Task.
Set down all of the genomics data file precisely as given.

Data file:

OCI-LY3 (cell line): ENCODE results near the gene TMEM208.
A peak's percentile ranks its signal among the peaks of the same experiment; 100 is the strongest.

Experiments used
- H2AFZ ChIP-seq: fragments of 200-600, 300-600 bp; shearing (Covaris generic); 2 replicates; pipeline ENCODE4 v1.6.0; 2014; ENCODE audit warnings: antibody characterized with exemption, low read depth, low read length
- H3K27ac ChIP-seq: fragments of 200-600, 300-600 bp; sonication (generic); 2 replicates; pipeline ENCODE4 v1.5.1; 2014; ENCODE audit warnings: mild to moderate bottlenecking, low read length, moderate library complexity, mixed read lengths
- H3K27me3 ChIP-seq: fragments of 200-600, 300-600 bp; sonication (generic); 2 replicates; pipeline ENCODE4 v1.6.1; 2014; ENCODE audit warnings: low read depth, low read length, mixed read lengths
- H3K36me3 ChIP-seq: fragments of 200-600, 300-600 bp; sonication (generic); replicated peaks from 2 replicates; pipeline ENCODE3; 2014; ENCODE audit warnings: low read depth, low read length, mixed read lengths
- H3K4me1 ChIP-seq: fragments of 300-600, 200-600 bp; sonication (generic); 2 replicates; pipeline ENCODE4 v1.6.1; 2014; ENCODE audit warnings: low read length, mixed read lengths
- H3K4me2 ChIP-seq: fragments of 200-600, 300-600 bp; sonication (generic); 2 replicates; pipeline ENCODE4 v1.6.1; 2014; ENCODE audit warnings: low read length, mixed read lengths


OCI-LY3 (cell line): ENCODE results near the gene TMEM208.
A peak's percentile ranks its signal among the peaks of the same experiment; 100 is the strongest.

Experiments used
- H2AFZ ChIP-seq: fragments of 200-600, 300-600 bp; shearing (Covaris generic); 2 replicates; pipeline ENCODE4 v1.6.0; 2014; ENCODE audit warnings: antibody characterized with exemption, low read depth, low read length
- H3K27ac ChIP-seq: fragments of 200-600, 300-600 bp; sonication (generic); 2 replicates; pipeline ENCODE4 v1.5.1; 2014; ENCODE audit warnings: mild to moderate bottlenecking, low read length, moderate library complexity, mixed read lengths
- H3K27me3 ChIP-seq: fragments of 200-600, 300-600 bp; sonication (generic); 2 replicates; pipeline ENCODE4 v1.6.1; 2014; ENCODE audit warnings: low read depth, low read length, mixed read lengths
- H3K36me3 ChIP-seq: fragments of 200-600, 300-600 bp; sonication (generic); replicated peaks from 2 replicates; pipeline ENCODE3; 2014; ENCODE audit warnings: low read depth, low read length, mixed read lengths
- H3K4me1 ChIP-seq: fragments of 300-600, 200-600 bp; sonication (generic); 2 replicates; pipeline ENCODE4 v1.6.1; 2014; ENCODE audit warnings: low read length, mixed read lengths
- H3K4me2 ChIP-seq: fragments of 200-600, 300-600 bp; sonication (generic); 2 replicates; pipeline ENCODE4 v1.6.1; 2014; ENCODE audit warnings: low read length, mixed read lengths